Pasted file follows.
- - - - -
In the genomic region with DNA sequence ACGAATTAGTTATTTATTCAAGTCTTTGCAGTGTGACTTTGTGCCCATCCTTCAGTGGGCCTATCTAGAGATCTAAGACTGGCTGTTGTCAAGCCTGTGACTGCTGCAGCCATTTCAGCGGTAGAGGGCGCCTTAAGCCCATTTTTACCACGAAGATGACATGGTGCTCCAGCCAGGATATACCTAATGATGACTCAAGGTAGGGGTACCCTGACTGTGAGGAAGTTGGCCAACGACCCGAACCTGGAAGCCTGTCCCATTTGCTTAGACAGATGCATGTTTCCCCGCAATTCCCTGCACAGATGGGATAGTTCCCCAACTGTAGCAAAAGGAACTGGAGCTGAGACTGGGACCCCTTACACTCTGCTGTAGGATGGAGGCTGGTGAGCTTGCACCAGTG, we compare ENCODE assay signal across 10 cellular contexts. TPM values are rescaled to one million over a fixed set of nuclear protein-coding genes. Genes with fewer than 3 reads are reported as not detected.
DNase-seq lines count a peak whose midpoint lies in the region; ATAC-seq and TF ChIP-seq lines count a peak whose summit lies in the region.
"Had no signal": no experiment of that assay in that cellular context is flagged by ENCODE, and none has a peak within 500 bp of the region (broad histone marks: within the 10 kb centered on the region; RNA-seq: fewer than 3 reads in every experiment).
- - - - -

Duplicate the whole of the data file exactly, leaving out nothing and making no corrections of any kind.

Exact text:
In the genomic region with DNA sequence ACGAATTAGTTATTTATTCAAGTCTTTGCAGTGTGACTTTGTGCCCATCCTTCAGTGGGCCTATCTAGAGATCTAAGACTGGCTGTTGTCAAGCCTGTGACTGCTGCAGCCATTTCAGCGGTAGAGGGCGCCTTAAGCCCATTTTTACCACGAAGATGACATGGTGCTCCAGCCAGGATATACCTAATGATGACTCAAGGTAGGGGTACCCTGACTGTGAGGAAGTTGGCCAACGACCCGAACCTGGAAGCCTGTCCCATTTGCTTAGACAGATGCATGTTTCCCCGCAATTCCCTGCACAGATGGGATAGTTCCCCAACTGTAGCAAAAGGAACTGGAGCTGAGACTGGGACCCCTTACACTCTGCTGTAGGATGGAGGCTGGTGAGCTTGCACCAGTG, we compare ENCODE assay signal across 10 cellular contexts. TPM values are rescaled to one million over a fixed set of nuclear protein-coding genes. Genes with fewer than 3 reads are reported as not detected.
DNase-seq lines count a peak whose midpoint lies in the region; ATAC-seq and TF ChIP-seq lines count a peak whose summit lies in the region.
"Had no signal": no experiment of that assay in that cellular context is flagged by ENCODE, and none has a peak within 500 bp of the region (broad histone marks: within the 10 kb centered on the region; RNA-seq: fewer than 3 reads in every experiment).